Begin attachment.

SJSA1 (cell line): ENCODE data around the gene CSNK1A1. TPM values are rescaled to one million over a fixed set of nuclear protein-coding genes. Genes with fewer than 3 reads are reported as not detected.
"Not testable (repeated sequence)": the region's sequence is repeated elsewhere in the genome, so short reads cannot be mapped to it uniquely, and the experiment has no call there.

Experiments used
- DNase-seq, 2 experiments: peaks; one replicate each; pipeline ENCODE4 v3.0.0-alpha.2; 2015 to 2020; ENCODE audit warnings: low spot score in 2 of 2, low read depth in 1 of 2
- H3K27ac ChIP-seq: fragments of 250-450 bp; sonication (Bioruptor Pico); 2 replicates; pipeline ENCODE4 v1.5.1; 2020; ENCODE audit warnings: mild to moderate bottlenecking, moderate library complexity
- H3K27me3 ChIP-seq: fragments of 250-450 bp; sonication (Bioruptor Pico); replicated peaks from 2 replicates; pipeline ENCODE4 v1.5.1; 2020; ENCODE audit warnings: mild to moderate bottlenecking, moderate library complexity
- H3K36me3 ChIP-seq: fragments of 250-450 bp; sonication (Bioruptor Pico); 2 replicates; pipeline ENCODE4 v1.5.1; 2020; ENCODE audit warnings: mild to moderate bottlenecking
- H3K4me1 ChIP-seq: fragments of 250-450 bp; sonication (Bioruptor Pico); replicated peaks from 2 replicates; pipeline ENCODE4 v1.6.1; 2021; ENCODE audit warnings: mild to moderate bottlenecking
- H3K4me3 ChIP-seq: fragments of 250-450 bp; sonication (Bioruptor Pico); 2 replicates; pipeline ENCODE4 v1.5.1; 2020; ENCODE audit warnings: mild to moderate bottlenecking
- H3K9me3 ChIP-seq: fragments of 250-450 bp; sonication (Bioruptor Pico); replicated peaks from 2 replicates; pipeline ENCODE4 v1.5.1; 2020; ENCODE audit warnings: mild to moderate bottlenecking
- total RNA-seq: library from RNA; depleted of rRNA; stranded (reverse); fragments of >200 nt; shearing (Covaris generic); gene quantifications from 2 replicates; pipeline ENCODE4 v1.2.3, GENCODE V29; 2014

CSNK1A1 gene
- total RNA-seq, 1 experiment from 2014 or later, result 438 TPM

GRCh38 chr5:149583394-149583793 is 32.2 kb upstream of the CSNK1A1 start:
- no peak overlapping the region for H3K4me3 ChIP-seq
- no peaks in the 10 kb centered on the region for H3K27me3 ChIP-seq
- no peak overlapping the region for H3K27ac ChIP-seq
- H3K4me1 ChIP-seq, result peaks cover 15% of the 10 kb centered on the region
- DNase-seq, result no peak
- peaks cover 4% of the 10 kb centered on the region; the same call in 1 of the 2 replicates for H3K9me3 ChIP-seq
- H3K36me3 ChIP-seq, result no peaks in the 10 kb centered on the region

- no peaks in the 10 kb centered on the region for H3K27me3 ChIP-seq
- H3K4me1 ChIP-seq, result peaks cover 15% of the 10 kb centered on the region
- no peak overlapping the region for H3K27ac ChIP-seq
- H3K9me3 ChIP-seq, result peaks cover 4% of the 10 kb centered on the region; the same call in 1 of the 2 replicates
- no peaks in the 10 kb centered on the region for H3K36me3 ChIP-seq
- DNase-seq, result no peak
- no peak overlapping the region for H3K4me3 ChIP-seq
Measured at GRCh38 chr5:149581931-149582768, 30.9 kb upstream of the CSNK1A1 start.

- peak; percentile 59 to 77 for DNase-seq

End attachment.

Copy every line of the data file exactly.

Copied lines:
SJSA1 (cell line): ENCODE data around the gene CSNK1A1. TPM values are rescaled to one million over a fixed set of nuclear protein-coding genes. Genes with fewer than 3 reads are reported as not detected.
"Not testable (repeated sequence)": the region's sequence is repeated elsewhere in the genome, so short reads cannot be mapped to it uniquely, and the experiment has no call there.

Experiments used
- DNase-seq, 2 experiments: peaks; one replicate each; pipeline ENCODE4 v3.0.0-alpha.2; 2015 to 2020; ENCODE audit warnings: low spot score in 2 of 2, low read depth in 1 of 2
- H3K27ac ChIP-seq: fragments of 250-450 bp; sonication (Bioruptor Pico); 2 replicates; pipeline ENCODE4 v1.5.1; 2020; ENCODE audit warnings: mild to moderate bottlenecking, moderate library complexity
- H3K27me3 ChIP-seq: fragments of 250-450 bp; sonication (Bioruptor Pico); replicated peaks from 2 replicates; pipeline ENCODE4 v1.5.1; 2020; ENCODE audit warnings: mild to moderate bottlenecking, moderate library complexity
- H3K36me3 ChIP-seq: fragments of 250-450 bp; sonication (Bioruptor Pico); 2 replicates; pipeline ENCODE4 v1.5.1; 2020; ENCODE audit warnings: mild to moderate bottlenecking
- H3K4me1 ChIP-seq: fragments of 250-450 bp; sonication (Bioruptor Pico); replicated peaks from 2 replicates; pipeline ENCODE4 v1.6.1; 2021; ENCODE audit warnings: mild to moderate bottlenecking
- H3K4me3 ChIP-seq: fragments of 250-450 bp; sonication (Bioruptor Pico); 2 replicates; pipeline ENCODE4 v1.5.1; 2020; ENCODE audit warnings: mild to moderate bottlenecking
- H3K9me3 ChIP-seq: fragments of 250-450 bp; sonication (Bioruptor Pico); replicated peaks from 2 replicates; pipeline ENCODE4 v1.5.1; 2020; ENCODE audit warnings: mild to moderate bottlenecking
- total RNA-seq: library from RNA; depleted of rRNA; stranded (reverse); fragments of >200 nt; shearing (Covaris generic); gene quantifications from 2 replicates; pipeline ENCODE4 v1.2.3, GENCODE V29; 2014

CSNK1A1 gene
- total RNA-seq, 1 experiment from 2014 or later, result 438 TPM

GRCh38 chr5:149583394-149583793 is 32.2 kb upstream of the CSNK1A1 start:
- no peak overlapping the region for H3K4me3 ChIP-seq
- no peaks in the 10 kb centered on the region for H3K27me3 ChIP-seq
- no peak overlapping the region for H3K27ac ChIP-seq
- H3K4me1 ChIP-seq, result peaks cover 15% of the 10 kb centered on the region
- DNase-seq, result no peak
- peaks cover 4% of the 10 kb centered on the region; the same call in 1 of the 2 replicates for H3K9me3 ChIP-seq
- H3K36me3 ChIP-seq, result no peaks in the 10 kb centered on the region

- no peaks in the 10 kb centered on the region for H3K27me3 ChIP-seq
- H3K4me1 ChIP-seq, result peaks cover 15% of the 10 kb centered on the region
- no peak overlapping the region for H3K27ac ChIP-seq
- H3K9me3 ChIP-seq, result peaks cover 4% of the 10 kb centered on the region; the same call in 1 of the 2 replicates
- no peaks in the 10 kb centered on the region for H3K36me3 ChIP-seq
- DNase-seq, result no peak
- no peak overlapping the region for H3K4me3 ChIP-seq
Measured at GRCh38 chr5:149581931-149582768, 30.9 kb upstream of the CSNK1A1 start.

- peak; percentile 59 to 77 for DNase-seq